aprs is a survivor of this epoch, you can understand it as a short-message service based on amateur radio technology. aprs igate are “legal” because they don’t route general internet traffic but dedicated “positionning” messages.
It does make me disheartened that civilians can’t use airwaves for things that companies can.
Meaning, specifically, generic data services cannot run on open spectrum that are good long range carriers due to various legislative laws rather than physical ones.
@reginald bartlesby : IIRC, it was argued that an experimentation hobby [amateur radio] had nothing to do with a commercial networking service [internet]. That sucks, but it’s the law.
Given the disaster recovery ability that amateur radio operators are able to deploy, a generic amateur packet service would be a good thing, at least aprs is still there and could be quickly converted into something else if need be…
Near Paris, the aprs traffic is quite intense, meaning this technology is well alive.
I’ve been toying with the idea of a mobile i-gate… this may just push me into doing…
Wow this just answered my question I placed in the forums last week…..
Ok. Nevermind, it just answered half of it…. that’s what I get for just skimming the title…
It may also be possible to get rid of the radio all together by replacing it with a radio?
I think the point was to replace the HT with a $20 dongle. While some of the Chinese 2m HT’s are pretty cheap, they aren’t that cheap.
True 2M radios aren’t down to $20.- U.S. yet, but last year I purchased a brand new 2M/440 H/T for $35.- U.S., and it’s tiny, and outputs a full 5 watts on 2M.
yes, its still $35 for the Baofing or something.
RTLSRD dongles start at $10 (RTL2832U+R820T)
but instead of $10 SRD + $35 Rasppi + a lot of optimizing to make it work
you could go with
$35 radio + %5 usb sound + $5 USB rs232 + $22 TL-WR703N
and get both receiving and transmitting, including scanning
This is a receive-only iGate. It’s not particularly useful.
It would be very easy to make it bidirectional. I recommend APRX software and a simple transistor with a 2k2 resistor to pull down the mic. line for PTT. Use the Pi audio-out to drive the radio mic. in.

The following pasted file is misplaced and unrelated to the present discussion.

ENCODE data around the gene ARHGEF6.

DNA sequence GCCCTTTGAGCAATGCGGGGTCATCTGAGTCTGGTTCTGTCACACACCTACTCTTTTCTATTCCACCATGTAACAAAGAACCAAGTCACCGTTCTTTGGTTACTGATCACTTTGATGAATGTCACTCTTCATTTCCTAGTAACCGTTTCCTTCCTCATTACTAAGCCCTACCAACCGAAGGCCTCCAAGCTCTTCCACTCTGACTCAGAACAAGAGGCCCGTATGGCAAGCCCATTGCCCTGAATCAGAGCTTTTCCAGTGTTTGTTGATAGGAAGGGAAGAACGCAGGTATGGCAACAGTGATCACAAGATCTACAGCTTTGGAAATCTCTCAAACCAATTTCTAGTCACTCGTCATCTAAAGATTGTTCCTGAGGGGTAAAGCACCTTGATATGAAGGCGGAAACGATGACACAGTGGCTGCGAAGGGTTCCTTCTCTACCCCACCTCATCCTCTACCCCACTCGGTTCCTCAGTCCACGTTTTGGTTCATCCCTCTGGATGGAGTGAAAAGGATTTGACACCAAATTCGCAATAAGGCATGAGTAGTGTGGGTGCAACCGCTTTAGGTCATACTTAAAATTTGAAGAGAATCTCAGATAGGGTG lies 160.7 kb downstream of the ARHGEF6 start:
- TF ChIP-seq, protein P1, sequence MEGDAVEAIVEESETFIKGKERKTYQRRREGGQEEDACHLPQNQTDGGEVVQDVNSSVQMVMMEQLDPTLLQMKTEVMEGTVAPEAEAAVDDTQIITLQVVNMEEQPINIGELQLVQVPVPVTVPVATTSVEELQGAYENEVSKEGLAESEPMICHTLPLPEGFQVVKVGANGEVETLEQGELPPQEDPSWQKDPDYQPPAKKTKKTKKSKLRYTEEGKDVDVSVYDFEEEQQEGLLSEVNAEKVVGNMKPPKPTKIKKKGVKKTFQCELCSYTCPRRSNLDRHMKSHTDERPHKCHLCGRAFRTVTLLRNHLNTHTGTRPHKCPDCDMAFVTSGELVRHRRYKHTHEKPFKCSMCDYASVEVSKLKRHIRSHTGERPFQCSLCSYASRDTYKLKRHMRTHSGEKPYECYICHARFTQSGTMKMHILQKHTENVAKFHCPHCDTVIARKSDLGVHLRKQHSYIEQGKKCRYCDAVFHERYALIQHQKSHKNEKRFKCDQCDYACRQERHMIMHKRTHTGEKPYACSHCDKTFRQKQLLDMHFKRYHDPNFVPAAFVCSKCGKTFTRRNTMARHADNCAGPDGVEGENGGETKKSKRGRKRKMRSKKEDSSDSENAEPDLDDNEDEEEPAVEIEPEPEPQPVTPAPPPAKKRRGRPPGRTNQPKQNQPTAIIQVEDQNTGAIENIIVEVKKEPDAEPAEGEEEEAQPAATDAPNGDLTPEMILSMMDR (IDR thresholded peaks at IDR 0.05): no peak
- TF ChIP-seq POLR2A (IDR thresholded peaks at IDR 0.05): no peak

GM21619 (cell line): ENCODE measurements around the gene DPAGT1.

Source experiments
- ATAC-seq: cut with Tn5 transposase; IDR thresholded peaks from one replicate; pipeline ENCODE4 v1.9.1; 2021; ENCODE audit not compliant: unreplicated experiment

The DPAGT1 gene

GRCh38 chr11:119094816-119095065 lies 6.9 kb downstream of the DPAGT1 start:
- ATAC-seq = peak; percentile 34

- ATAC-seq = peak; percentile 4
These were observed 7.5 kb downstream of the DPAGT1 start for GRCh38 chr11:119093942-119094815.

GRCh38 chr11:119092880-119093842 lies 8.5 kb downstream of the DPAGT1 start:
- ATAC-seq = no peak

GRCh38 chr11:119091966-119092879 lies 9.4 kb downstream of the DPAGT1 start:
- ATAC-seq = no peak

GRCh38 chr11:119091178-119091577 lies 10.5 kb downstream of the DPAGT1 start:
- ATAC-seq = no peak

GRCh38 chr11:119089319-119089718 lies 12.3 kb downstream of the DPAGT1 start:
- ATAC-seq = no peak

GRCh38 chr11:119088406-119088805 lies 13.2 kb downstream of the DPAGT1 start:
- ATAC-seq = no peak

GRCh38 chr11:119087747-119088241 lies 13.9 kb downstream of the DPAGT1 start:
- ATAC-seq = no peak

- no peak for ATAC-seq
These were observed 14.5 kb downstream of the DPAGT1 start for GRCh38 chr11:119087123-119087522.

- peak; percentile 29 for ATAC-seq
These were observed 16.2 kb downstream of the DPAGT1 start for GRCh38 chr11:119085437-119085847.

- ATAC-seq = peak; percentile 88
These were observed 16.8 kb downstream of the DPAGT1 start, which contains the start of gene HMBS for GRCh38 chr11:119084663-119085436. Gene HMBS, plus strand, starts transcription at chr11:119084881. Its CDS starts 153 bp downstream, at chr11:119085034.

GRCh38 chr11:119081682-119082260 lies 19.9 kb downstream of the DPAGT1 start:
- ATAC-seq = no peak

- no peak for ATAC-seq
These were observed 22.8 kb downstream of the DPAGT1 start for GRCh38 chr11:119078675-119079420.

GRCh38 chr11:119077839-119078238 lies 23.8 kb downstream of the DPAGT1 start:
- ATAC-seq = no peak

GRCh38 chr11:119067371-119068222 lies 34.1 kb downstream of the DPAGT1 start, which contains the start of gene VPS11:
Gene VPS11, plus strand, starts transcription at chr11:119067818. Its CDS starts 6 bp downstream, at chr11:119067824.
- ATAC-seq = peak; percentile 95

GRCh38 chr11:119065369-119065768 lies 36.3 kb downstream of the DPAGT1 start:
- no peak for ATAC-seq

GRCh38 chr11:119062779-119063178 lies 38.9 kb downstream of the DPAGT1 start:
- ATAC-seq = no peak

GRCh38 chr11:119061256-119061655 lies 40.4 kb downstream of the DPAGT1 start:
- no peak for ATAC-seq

Alternatively use a different USB dongle which has audio out as well as mic. in. If you get one with a CM108 chip there are GPIO lines on the chip which can be programmed to drive PTT.
A dongle with SDR is great for receive, but I don’t see how you could dispense with the larger radio for transmit. Is there an equivalently cheap radio for SDR transmit?
Obviously there aren’t a lot of hams reading HAD. Everyone seemed to miss the point that this radio is a *transceiver*
No, DVB dongles don’t transmit.
in one word: nope. Here is a quote from SM5BSZ, author of the great Linrad software:
I have looked at the spectra from available SDR transmitters, just one of them, but the quality is so poor that I do not want it to be possible to use Linrad to produce band pollution to that degree.
I think SDR transmitting is in the future. Probably the near future, but personally I have not yet seen anything acceptable except for the TX I made for myself by modifying WSE RX converters.
That solution is clearly unrealistic from a cost perspective.
At least that’s for general HF/VHF coverage.
Digital modulation is of course generated in software in GSM,3G and LTE phones, but the hardware is assisting the transmission, the RF bands are limited, and there are specific DSP with complex algorithms in the loop.
So, nothing like a hacked usb dongle.
Has anyone got soundmodem working on Raspbian? It runs for me but does no decoding at all, with almost no CPU usage.
Any news on the GPU FFT front?
I agree any news on the GPU FFT front? I would love to have an SDR igate solution using nothing more than a dongle and Raspberry Pi.
I recently found this post, he made it work: http://www.kubonweb.de/?p=130
Here is some very flexible software that will turn a Raspberry Pi into a tracker, digipeater, or IGate. Documentation explains how to use it with a cheap SDR dongle. https://github.com/wb2osz/direwolf/blob/dev/doc/README.md